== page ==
Is Plenty of Training Provided? First, contact the state regulator where you will be working to find out if there are any minimum requirements for the length of training, both clinical and classroom. At a minimum, any phlebotomy program that you are reviewing should provide no less than 40 hours of classroom training (the majority require 120) and 120 hours of practical training. Anything below these minimums might indicate that the program is not comprehensive enough to offer sufficient training.
Are Internship Programs Sponsored? Find out from the schools you are looking at if they have an internship program in partnership with regional medical facilities. They are the optimal means to obtain hands-on practical training frequently not obtainable on campus. As an added benefit, internships can help students establish relationships within the local Guin AL health care community. And they look good on resumes as well.
Is Job Placement Assistance Offered? Landing your first phlebotomist position will be much easier with the support of a job placement program. Find out if the schools you are looking at offer assistance and what their job placement percentage is. If a school has a high rate, meaning they place most of their students in positions, it’s an indication that the college has both an excellent reputation along with an extensive network of professional contacts within the Guin AL healthcare community.
Are Class Times Offered to Fit Your Schedule? And last, it’s important to make sure that the ultimate school you select provides classes at times that will accommodate your active schedule. This is especially important if you choose to still work while going to school. If you need to go to classes at night or on weekends near Guin AL, make sure they are offered at those times. Additionally, if you can only attend on a part-time basis, confirm it is an option as well. And if you have decided to study online, with the clinical training requirement, make certain those hours can also be fulfilled within your schedule. And find out what the make-up protocol is should you have to miss any classes because of illness or emergencies.
Free Info on Phlebotomy Education Near Me Guin Alabama
Making certain that you pick the most suitable phlebotomist training is an important first step toward your success in this rewarding healthcare field. As we have addressed in this article, there are a number of factors that go into the selection of a premium school. Phlebotomist certificate or degree programs are offered in a variety of academic institutes, including community or junior colleges, vocational schools, and colleges and universities that offer an extensive array of programs in healthcare and medical sciences. Program options can differ a bit from state to state as every state has its own criteria when it concerns phlebotomy training, certification and licensing. The most important point is that you need to diligently evaluate and compare each college prior to making your ultimate selection. You originally came to this website due to an interest in Free Info on Phlebotomy Education Near Me and to get more information regarding Compare Phlebotomy Technician Classes. However, by addressing the questions that we have presented, you will be able to fine tune your options so that you can pick the best phlebotomy school for you. And with the proper training, you can accomplish your goal of becoming a phlebotomist in Guin AL.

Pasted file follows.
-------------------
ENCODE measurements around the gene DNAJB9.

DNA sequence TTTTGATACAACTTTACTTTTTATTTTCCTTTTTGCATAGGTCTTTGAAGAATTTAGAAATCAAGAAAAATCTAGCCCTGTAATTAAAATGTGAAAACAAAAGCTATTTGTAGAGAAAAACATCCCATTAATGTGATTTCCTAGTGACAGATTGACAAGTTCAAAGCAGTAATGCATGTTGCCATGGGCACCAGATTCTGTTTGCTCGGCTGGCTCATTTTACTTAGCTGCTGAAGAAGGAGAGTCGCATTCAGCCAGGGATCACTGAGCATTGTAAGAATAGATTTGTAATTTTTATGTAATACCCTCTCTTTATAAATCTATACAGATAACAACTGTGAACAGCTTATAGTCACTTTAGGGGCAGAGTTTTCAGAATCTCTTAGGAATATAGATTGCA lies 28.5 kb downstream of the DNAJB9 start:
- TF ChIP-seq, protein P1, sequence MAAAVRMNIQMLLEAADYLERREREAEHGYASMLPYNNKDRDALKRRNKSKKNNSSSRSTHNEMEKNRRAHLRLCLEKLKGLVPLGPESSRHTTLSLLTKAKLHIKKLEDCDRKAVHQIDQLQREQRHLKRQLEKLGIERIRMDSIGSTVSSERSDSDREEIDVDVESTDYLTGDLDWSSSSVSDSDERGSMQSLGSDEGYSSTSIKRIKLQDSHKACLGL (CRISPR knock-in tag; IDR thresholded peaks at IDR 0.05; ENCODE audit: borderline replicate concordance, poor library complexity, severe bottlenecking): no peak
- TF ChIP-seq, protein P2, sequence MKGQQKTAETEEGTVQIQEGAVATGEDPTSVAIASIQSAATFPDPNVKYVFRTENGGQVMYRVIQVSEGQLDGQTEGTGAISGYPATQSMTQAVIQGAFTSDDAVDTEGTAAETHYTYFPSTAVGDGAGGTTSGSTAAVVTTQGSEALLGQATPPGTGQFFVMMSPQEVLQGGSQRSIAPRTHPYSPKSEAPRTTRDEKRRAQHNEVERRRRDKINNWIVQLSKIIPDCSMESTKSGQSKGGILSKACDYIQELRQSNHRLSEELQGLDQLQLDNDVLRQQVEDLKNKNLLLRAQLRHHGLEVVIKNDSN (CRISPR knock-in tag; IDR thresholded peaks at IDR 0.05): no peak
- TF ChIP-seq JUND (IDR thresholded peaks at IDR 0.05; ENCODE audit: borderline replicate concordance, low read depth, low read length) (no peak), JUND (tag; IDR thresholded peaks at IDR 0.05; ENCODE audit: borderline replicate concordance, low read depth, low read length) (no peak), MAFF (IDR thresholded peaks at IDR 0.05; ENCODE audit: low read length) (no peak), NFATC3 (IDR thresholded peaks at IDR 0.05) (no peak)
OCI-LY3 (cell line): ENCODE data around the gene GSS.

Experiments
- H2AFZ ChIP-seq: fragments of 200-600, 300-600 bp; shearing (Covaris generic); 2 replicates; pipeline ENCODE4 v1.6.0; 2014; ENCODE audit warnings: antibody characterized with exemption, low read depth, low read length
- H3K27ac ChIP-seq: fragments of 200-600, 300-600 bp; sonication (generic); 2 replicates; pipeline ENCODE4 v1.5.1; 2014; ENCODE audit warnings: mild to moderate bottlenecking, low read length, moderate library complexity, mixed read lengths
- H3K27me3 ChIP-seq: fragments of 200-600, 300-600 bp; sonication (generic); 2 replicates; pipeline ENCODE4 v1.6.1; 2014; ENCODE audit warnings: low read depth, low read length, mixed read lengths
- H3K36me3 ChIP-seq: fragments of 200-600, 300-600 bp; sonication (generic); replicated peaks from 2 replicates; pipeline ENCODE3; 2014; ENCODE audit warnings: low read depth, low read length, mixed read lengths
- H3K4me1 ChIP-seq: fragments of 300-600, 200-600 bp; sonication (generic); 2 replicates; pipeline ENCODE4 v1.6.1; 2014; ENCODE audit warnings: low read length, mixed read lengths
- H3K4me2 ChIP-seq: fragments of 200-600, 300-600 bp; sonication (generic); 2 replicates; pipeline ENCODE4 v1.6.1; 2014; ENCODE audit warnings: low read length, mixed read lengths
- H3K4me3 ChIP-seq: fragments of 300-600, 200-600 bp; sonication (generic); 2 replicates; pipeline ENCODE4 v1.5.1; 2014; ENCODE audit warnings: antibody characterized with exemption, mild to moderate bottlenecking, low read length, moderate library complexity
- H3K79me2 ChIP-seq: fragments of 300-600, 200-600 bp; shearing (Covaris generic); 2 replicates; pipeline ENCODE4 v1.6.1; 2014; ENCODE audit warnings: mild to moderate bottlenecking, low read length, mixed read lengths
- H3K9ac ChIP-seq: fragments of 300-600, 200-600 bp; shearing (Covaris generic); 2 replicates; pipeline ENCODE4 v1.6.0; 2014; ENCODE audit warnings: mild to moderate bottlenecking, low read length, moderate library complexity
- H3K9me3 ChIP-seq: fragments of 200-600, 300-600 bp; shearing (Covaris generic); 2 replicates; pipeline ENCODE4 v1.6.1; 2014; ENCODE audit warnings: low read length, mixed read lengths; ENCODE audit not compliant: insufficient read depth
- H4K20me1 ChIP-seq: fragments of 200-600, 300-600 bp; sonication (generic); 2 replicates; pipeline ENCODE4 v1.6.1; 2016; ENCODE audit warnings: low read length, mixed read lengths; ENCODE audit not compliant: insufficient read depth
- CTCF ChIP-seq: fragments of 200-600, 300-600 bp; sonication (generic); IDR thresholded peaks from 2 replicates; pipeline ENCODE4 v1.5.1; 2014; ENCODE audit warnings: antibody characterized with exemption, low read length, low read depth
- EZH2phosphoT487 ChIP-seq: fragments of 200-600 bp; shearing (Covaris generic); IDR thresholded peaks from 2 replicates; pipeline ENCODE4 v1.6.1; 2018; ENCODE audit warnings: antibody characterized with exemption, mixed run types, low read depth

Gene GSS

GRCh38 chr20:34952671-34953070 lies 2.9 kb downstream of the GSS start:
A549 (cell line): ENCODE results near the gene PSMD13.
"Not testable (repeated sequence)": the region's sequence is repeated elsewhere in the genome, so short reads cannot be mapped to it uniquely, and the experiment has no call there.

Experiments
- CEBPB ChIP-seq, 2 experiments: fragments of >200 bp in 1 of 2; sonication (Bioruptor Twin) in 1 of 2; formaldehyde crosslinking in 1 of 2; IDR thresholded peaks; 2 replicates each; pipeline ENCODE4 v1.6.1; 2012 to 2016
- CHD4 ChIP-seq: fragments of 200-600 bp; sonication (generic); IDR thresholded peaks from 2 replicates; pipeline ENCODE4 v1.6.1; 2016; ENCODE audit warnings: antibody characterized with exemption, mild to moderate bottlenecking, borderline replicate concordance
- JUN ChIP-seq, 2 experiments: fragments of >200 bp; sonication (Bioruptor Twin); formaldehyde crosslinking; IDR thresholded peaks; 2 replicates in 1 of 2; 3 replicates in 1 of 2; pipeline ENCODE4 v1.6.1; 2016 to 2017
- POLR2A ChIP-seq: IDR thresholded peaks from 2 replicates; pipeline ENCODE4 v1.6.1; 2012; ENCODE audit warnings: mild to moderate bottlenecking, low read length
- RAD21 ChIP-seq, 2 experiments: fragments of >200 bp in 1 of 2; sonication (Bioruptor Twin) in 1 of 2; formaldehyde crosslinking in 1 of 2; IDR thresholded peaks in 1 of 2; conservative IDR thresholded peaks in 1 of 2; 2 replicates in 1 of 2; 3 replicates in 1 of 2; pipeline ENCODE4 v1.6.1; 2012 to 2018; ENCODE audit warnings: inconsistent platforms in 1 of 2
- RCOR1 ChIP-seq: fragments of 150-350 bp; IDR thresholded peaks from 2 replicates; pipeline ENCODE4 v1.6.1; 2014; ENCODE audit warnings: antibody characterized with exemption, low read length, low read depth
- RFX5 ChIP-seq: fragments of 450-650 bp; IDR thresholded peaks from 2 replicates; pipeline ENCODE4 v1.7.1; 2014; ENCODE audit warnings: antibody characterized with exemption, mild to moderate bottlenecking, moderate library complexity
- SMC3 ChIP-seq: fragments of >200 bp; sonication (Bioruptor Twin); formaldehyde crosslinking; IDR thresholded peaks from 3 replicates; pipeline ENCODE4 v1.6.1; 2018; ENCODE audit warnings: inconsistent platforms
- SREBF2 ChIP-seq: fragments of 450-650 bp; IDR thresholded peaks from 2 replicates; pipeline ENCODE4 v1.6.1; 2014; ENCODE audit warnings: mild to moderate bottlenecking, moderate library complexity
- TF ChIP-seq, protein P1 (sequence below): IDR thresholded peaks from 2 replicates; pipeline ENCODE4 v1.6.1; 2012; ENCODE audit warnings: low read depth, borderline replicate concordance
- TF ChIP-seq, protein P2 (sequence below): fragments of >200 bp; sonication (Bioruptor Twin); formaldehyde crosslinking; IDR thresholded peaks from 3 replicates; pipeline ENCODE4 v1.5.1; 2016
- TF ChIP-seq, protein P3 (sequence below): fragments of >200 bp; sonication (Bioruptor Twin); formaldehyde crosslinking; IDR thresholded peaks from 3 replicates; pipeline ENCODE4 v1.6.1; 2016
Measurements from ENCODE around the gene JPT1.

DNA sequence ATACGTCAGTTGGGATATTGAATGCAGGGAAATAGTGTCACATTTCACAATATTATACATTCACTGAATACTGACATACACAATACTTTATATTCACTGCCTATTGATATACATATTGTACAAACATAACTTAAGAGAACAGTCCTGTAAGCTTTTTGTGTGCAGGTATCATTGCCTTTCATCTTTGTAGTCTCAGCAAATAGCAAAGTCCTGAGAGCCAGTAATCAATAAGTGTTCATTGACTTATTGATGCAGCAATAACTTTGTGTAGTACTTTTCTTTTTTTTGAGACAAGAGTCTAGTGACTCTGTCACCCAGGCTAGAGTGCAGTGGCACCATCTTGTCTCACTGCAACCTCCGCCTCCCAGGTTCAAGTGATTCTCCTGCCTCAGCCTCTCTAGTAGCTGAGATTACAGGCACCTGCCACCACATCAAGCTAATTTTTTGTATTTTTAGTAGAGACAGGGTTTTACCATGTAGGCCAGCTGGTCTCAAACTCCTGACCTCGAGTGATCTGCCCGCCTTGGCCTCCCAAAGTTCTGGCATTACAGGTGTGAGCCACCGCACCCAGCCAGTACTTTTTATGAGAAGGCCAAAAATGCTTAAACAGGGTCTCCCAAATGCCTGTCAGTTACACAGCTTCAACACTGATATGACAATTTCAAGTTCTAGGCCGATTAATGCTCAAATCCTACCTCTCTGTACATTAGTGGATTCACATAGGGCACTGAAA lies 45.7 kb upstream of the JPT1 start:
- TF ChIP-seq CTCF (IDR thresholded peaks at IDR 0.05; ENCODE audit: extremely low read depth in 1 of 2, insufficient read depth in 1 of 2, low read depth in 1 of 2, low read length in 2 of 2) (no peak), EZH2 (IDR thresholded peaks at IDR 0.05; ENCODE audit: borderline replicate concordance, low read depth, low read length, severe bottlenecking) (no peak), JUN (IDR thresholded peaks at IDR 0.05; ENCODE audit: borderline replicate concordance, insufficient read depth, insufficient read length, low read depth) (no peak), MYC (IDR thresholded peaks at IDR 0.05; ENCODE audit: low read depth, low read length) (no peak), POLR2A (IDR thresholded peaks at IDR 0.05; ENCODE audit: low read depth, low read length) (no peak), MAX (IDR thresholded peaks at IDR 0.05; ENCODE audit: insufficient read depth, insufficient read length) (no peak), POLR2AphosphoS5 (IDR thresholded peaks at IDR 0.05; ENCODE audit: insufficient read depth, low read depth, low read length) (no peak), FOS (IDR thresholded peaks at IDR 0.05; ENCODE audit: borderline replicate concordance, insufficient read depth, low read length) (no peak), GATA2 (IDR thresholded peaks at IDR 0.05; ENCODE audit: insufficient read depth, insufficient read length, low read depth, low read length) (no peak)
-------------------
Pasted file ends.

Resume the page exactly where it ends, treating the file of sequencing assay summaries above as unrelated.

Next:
More Alabama Bloody Wonderful Locations
Guin is a city in Marion County, Alabama, United States. It is part of the Huntsville-Decatur-Albertville, AL Combined Statistical Area. It incorporated in December 1889. At the 2010 census the population was 2,376.
As of the census of 2000, there were 2,389 people, 1,027 households, and 666 families residing in the city. The population density was 191.5 people per square mile (74.0/km²). There were 1,168 housing units at an average density of 93.6 per square mile (36.2/km²). The racial makeup of the city was 86.69% White, 11.85% Black or African American, 0.46% Native American, 0.08% Asian, 0.29% from other races, and 0.63% from two or more races. 0.54% of the population were Hispanic or Latino of any race.
There were 1,027 households out of which 28.7% had children under the age of 18 living with them, 49.1% were married couples living together, 13.7% had a female householder with no husband present, and 35.1% were non-families. 32.7% of all households were made up of individuals and 16.9% had someone living alone who was 65 years of age or older. The average household size was 2.26 and the average family size was 2.88.